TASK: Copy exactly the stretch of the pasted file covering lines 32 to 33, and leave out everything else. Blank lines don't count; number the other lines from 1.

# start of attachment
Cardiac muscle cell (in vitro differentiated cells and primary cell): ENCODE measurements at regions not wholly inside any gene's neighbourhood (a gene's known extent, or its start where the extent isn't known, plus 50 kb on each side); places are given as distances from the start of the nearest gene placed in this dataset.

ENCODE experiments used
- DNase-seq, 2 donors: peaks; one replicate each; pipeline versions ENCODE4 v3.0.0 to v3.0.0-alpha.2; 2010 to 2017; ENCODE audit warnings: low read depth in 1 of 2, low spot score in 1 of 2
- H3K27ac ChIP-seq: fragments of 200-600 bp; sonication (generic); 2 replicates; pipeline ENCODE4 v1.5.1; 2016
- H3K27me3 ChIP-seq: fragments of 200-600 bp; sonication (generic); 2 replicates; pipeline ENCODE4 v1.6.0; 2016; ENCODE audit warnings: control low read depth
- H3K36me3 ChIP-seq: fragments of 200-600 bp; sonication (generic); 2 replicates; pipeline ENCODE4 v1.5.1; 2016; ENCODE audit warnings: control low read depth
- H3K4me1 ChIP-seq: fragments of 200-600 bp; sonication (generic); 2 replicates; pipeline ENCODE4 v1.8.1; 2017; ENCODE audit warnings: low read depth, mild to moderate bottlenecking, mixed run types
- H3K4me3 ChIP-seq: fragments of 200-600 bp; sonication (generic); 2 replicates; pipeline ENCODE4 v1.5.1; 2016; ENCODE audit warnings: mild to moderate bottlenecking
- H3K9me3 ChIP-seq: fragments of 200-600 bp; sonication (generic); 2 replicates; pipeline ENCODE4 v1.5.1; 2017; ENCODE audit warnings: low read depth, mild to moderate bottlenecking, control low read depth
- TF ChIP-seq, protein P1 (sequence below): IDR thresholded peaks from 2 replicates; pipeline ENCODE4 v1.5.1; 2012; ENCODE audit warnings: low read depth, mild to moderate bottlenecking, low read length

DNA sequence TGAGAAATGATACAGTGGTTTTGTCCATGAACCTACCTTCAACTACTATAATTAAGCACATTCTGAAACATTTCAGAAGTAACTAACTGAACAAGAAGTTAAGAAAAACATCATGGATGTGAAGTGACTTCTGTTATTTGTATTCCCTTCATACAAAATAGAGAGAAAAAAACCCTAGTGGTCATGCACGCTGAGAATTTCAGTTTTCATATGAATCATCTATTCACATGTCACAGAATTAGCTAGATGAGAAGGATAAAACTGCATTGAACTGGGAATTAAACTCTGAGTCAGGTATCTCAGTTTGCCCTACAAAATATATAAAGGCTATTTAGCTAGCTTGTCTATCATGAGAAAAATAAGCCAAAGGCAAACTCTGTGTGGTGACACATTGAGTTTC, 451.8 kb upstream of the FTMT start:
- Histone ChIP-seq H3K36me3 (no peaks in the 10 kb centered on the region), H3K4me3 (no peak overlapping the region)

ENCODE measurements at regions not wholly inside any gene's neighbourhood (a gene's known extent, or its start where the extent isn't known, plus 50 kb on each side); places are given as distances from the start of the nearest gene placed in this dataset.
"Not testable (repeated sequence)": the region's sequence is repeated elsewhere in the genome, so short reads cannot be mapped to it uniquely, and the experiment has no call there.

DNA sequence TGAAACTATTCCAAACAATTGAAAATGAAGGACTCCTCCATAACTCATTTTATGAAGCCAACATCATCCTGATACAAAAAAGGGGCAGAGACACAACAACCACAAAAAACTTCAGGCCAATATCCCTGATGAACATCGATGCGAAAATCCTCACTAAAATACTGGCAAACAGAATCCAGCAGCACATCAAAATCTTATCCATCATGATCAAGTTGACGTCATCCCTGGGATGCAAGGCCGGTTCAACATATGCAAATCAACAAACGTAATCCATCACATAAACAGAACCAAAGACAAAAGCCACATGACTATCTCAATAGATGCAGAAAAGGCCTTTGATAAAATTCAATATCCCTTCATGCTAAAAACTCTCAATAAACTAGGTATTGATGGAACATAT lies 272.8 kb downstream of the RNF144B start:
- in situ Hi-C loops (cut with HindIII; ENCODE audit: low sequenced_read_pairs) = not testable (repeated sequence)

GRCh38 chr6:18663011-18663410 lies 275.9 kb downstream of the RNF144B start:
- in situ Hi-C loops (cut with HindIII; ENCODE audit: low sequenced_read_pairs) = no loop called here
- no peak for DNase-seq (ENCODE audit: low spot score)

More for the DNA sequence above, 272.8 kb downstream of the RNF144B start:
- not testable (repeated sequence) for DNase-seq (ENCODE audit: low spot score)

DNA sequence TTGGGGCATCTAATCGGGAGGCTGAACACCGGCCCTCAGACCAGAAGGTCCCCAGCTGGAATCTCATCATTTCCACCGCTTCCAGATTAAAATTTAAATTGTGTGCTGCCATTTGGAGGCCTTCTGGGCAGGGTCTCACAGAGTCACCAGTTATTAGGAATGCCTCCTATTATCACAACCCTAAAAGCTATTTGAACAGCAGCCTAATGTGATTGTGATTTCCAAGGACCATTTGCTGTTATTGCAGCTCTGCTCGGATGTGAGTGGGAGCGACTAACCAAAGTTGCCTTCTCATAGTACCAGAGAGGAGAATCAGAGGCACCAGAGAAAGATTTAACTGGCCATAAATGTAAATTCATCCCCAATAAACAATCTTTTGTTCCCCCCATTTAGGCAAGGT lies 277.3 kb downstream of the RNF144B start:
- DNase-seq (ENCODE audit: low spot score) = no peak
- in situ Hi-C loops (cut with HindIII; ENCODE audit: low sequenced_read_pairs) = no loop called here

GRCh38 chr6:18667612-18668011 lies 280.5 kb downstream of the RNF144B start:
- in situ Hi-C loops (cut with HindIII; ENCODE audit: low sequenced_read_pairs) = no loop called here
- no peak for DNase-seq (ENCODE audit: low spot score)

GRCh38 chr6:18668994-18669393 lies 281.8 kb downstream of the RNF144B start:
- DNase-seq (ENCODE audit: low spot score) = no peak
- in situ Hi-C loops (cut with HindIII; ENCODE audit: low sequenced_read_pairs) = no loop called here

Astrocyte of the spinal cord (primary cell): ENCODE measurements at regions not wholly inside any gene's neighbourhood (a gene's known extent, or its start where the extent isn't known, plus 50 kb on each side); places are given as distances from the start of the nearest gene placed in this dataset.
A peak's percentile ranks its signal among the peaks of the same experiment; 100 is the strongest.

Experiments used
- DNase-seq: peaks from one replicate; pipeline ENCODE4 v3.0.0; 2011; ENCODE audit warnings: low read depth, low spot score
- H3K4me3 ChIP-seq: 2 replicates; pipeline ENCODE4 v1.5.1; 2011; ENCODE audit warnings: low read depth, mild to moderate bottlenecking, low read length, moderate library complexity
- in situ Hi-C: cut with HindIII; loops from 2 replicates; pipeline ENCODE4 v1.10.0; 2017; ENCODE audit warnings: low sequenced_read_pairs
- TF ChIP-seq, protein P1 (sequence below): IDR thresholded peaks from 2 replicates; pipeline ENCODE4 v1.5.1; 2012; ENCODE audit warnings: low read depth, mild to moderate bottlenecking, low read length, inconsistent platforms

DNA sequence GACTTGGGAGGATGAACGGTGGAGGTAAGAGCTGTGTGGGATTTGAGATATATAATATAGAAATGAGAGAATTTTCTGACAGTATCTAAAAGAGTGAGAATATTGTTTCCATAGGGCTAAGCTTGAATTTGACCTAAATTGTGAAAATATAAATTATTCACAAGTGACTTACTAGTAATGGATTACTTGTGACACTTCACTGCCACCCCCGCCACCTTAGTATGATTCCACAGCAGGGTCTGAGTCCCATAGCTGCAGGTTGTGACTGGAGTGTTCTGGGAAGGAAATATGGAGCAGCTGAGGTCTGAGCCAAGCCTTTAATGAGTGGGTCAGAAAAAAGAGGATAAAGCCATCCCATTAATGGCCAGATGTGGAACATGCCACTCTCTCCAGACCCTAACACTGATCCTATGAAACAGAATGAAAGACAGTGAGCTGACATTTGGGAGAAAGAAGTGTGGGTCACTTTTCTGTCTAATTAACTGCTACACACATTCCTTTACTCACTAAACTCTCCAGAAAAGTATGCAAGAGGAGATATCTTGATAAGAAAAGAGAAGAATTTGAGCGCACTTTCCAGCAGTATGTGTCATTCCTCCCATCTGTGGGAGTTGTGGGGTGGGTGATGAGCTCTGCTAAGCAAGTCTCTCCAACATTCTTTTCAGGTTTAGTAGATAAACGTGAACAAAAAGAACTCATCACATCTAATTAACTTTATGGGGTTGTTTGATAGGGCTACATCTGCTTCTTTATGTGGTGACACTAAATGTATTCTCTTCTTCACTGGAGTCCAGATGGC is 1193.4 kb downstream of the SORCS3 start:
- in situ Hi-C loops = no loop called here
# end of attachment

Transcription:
A peak's percentile ranks its signal among the peaks of the same experiment; 100 is the strongest.

Experiments used